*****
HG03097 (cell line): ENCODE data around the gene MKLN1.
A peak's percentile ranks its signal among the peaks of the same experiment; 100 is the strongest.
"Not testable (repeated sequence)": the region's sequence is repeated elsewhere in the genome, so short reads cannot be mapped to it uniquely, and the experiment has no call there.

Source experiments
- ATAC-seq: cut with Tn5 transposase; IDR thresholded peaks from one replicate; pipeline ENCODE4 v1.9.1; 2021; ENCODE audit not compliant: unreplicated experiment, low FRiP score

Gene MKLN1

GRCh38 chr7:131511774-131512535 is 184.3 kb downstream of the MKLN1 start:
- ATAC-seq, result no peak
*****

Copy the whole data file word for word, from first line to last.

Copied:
HG03097 (cell line): ENCODE data around the gene MKLN1.
A peak's percentile ranks its signal among the peaks of the same experiment; 100 is the strongest.
"Not testable (repeated sequence)": the region's sequence is repeated elsewhere in the genome, so short reads cannot be mapped to it uniquely, and the experiment has no call there.

Source experiments
- ATAC-seq: cut with Tn5 transposase; IDR thresholded peaks from one replicate; pipeline ENCODE4 v1.9.1; 2021; ENCODE audit not compliant: unreplicated experiment, low FRiP score

Gene MKLN1

GRCh38 chr7:131511774-131512535 is 184.3 kb downstream of the MKLN1 start:
- ATAC-seq, result no peak